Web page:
Activity-dependent neuroprotective protein syndrome (ADNP syndrome) is a rare genetic condition that causes developmental delays, intellectual disability and autism spectrum disorder symptoms in thousands of children worldwide. There is no known remedy for the disorder.
A new Tel Aviv University study finds that the drug candidate CP201, also known as NAP, may improve vocal communication abilities that are underdeveloped in ADNP patients. The research establishes that vocal impediments and disrupted neural connectivity in ADNP-deficient mice were normalized following daily injections and intranasal administrations of CP201.
Research for the groundbreaking study was led by Prof. Illana Gozes, the Lily and Avraham Gildor Chair for the Investigation of Growth Factors and head of the Elton Laboratory for Molecular Neuroendocrinology at TAU's Sackler Faculty of Medicine, in collaboration with Prof. Anne McKinney of McGill University and her research group and Dr. Vlasta Korenková of the BIOCEV Institute of Biotechnology. TAU doctoral students Gal Hacohen-Kleiman, Shlomo Sragovich, Gidon Karmon, Iris Grigg and Dr. Metsada Pasmanik-Chor conducted the research for the study, which was published in the November print issue of the Journal of Clinical Investigation.
Giving ADNP children a voice
ADNP syndrome is caused by truncating mutations of the ADNP protein, which is essential for brain formation.
"Children with ADNP syndrome suffer from intellectual disability, delayed language acquisition and speech impediments," says Prof. Gozes, who discovered the ADNP gene nearly 20 years ago. "Many children are never able to speak at all.
"We developed a mouse model of ADNP deficiency that offered a closer look at the ADNP-deficient brain. We discovered that vocal communication deficiencies are in fact connected to synaptic pathology, and that we could normalize this by injecting the mouse model with daily NAP treatments or administering intranasal doses to the mouse. Specific gene regulation substantially improved on most of the parameters that we tested, which is great news for the future of ADNP and autism research."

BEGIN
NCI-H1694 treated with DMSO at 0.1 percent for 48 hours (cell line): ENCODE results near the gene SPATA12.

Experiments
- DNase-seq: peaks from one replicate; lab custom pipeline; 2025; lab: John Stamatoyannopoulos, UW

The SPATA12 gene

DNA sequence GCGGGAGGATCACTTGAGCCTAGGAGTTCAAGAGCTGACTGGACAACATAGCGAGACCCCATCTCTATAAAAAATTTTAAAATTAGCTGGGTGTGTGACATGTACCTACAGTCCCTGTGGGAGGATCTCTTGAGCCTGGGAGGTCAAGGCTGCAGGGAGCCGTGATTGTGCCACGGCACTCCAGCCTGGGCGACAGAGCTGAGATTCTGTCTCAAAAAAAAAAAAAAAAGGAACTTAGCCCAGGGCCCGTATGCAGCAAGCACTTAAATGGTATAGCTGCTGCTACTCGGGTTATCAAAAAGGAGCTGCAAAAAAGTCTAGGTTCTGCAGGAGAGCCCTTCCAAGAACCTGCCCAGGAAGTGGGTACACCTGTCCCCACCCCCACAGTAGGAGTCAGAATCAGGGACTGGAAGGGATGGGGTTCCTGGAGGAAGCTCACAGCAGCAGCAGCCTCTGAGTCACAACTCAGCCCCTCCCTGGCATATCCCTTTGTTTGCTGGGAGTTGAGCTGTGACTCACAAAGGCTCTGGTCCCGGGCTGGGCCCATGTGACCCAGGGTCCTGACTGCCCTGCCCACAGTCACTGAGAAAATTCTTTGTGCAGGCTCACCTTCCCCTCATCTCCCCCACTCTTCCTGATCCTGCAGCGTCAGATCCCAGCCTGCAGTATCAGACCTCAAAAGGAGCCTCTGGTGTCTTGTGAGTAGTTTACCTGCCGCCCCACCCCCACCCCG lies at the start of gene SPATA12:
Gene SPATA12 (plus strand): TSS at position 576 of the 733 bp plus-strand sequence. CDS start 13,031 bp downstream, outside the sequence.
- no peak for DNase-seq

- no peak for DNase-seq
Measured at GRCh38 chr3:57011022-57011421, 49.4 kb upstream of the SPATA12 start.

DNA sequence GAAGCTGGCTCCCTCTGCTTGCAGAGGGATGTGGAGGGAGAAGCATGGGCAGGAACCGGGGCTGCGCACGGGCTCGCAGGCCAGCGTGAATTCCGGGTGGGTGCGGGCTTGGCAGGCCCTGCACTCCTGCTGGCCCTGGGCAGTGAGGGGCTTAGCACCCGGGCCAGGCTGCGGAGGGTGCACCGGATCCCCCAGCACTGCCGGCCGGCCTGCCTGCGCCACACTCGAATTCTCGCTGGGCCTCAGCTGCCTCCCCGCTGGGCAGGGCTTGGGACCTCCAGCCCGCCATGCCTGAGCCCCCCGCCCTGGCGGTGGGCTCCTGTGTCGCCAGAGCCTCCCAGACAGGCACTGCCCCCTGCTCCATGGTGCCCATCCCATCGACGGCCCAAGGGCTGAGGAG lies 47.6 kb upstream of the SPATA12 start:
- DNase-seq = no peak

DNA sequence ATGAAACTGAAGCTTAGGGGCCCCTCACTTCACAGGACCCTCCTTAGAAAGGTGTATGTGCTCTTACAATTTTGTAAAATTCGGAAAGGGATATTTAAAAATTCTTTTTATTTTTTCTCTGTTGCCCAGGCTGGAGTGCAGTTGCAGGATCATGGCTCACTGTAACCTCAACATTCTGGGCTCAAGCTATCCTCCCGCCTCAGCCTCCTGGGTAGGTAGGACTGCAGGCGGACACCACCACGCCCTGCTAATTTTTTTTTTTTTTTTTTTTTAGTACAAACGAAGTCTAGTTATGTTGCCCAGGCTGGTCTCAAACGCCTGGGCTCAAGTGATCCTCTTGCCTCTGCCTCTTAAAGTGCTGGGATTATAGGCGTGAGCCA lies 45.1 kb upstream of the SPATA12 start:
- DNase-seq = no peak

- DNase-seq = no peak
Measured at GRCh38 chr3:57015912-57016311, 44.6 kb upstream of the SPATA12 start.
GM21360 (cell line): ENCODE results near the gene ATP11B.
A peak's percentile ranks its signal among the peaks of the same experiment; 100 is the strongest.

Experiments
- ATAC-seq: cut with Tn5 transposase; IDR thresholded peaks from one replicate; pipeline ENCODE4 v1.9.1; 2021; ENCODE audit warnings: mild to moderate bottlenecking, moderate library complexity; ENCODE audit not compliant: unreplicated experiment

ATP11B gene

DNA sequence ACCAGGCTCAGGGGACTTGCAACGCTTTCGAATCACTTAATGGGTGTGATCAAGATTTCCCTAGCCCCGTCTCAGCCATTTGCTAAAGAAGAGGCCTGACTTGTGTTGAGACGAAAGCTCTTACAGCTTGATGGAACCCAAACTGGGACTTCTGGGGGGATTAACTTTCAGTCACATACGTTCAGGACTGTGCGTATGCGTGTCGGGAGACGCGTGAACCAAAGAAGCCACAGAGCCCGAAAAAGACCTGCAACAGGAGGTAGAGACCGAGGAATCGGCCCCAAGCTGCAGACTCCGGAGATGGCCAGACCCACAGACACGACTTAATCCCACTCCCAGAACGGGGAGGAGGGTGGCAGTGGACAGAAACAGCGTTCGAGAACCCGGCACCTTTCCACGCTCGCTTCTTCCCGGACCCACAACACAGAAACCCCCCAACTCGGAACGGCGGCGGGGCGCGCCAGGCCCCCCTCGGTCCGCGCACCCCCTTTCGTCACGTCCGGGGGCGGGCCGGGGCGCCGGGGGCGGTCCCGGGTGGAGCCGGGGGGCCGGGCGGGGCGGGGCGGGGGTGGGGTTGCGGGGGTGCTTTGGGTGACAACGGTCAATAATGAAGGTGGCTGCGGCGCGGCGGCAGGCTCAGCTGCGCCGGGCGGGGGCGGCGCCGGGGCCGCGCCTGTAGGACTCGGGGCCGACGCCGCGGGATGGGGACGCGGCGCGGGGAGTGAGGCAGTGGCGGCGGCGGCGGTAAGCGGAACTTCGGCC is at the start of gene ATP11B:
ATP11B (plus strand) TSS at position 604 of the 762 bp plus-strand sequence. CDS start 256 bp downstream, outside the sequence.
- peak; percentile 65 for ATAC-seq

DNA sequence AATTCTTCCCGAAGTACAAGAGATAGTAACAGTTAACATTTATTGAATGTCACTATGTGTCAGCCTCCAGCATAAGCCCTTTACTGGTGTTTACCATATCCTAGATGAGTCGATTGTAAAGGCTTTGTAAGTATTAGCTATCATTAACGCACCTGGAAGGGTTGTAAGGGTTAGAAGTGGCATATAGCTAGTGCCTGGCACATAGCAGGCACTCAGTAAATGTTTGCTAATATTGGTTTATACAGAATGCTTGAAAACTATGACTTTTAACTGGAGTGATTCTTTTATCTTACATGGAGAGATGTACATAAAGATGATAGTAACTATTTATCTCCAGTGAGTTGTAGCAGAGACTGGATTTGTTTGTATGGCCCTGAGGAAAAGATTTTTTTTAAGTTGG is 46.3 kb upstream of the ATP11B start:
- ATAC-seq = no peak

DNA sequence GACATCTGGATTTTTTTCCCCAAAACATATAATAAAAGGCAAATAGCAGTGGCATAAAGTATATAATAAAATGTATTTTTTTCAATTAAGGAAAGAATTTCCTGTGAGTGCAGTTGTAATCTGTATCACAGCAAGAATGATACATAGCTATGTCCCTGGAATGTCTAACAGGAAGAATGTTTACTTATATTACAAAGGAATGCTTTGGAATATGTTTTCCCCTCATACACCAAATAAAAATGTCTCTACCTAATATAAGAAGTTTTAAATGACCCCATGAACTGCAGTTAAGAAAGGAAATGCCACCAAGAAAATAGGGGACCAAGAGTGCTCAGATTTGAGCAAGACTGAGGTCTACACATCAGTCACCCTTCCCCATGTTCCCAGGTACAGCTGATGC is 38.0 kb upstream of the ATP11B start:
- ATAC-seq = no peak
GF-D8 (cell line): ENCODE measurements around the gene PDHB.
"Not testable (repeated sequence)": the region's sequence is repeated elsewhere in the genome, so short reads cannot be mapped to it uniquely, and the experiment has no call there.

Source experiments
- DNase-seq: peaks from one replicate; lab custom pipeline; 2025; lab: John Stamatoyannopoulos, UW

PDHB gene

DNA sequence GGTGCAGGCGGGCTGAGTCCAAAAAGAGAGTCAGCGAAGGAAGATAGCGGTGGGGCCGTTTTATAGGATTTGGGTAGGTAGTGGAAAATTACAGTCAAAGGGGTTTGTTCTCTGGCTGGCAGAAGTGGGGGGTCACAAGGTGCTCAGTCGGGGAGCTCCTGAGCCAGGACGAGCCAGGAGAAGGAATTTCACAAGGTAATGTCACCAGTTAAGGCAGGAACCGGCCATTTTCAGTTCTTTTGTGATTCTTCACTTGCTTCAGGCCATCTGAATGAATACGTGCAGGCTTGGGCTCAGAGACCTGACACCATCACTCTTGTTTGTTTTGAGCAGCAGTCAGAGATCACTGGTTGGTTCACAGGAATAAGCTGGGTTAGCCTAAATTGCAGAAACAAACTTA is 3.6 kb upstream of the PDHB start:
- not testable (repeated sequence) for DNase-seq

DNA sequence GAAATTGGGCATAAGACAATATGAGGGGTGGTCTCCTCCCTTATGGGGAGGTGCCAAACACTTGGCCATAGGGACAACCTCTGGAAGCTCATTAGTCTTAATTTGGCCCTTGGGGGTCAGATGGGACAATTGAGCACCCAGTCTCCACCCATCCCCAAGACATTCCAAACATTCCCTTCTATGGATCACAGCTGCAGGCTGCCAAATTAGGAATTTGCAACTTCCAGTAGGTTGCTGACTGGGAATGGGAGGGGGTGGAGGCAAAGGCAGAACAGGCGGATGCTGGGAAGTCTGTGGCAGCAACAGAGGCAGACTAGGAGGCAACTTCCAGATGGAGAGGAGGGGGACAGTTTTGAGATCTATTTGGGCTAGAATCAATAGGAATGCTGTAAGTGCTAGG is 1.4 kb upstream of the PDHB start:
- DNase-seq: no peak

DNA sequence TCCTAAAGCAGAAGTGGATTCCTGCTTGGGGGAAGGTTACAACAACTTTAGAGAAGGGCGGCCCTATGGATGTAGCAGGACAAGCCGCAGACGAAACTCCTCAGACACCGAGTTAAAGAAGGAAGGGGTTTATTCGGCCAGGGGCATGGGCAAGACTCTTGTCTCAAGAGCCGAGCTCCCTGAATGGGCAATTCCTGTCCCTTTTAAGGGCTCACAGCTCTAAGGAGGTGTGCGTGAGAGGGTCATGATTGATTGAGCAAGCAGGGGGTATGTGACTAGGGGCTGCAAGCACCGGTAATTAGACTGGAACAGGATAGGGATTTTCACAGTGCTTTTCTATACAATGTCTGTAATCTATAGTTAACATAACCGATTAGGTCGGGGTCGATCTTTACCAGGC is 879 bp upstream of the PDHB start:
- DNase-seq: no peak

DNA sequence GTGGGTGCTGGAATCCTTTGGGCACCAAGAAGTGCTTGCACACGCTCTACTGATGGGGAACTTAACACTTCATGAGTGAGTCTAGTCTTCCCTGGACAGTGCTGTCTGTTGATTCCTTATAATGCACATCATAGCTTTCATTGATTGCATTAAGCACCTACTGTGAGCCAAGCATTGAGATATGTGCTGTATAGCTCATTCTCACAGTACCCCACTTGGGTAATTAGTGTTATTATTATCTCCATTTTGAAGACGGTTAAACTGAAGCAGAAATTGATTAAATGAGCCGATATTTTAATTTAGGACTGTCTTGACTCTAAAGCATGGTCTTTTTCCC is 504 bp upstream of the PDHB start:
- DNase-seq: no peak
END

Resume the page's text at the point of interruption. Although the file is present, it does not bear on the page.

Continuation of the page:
Prof. Gozes' decades-long ADNP research led to the development of CP201, an important nerve-cell-protecting snippet of ADNP that enhances its activity. It increases nerve cell plasticity that improves memory and cognition through interaction with microtubule end-binding proteins.
"We have seen CP201's positive effects in Alzheimer's and other neurodegenerative diseases," says Prof. Gozes. "We have now found that vocal communication impediments in ADNP-deficient mice were successfully normalized. The CP201 systemic injections or intranasal daily applications in nonsuckling mice affected global changes in brain plasticity, substantially improving developmental milestones."
The new study was conducted over two years. The researchers used cognitive behavioral tests and gene expression analysis to assess the developmental milestones of 72 ADNP-deficient mice. They also applied ultrasonic vocalization analysis to some 28 ADNP-deficient mice and compared these with the results of 50 "normal" mice.
A promising candidate for clinical trials
Ramot, Tel Aviv University's technology transfer arm, licensed NAP (CP201) to Coronis Neuroscience for development. The U.S. Food and Drug Administration (FDA) has since granted CP201 Orphan Drug status for the treatment of ADNP syndrome in the United States.
According to Prof. Gozes, the current study paves the way for a clinical trial. "NAP (CP201) has demonstrated brain target engagement and great potential for treating social, motor and vocal communication impediments in future intellectual disabilities/autism-oriented clinical trials," she says.
Coronis Neurosciences has just completed a pre-IND (investigational new drug program) meeting with the FDA with positive outcomes and a road map to successful IND submission for CP201 in the ADNP syndrome. The IND program is the means by which a pharmaceutical company obtains permission to start human clinical trials.
This article has been republished from materials provided by Tel Aviv University. Note: material may have been edited for length and content. For further information, please contact the cited source.